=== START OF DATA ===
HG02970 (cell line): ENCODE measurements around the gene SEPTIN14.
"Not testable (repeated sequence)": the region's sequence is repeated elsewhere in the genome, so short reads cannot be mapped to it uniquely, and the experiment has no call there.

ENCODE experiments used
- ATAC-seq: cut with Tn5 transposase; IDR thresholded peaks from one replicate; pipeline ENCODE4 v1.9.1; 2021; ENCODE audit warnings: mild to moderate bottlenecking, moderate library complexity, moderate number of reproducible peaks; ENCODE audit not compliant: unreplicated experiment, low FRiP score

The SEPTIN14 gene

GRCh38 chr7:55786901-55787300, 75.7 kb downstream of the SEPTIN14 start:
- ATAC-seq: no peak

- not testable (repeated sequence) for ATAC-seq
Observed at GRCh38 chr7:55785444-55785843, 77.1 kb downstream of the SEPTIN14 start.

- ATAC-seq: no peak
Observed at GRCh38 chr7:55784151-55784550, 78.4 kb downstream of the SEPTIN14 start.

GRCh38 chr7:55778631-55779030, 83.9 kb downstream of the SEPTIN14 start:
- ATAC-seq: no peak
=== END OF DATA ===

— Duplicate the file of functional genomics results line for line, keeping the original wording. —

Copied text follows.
HG02970 (cell line): ENCODE measurements around the gene SEPTIN14.
"Not testable (repeated sequence)": the region's sequence is repeated elsewhere in the genome, so short reads cannot be mapped to it uniquely, and the experiment has no call there.

ENCODE experiments used
- ATAC-seq: cut with Tn5 transposase; IDR thresholded peaks from one replicate; pipeline ENCODE4 v1.9.1; 2021; ENCODE audit warnings: mild to moderate bottlenecking, moderate library complexity, moderate number of reproducible peaks; ENCODE audit not compliant: unreplicated experiment, low FRiP score

The SEPTIN14 gene

GRCh38 chr7:55786901-55787300, 75.7 kb downstream of the SEPTIN14 start:
- ATAC-seq: no peak

- not testable (repeated sequence) for ATAC-seq
Observed at GRCh38 chr7:55785444-55785843, 77.1 kb downstream of the SEPTIN14 start.

- ATAC-seq: no peak
Observed at GRCh38 chr7:55784151-55784550, 78.4 kb downstream of the SEPTIN14 start.

GRCh38 chr7:55778631-55779030, 83.9 kb downstream of the SEPTIN14 start:
- ATAC-seq: no peak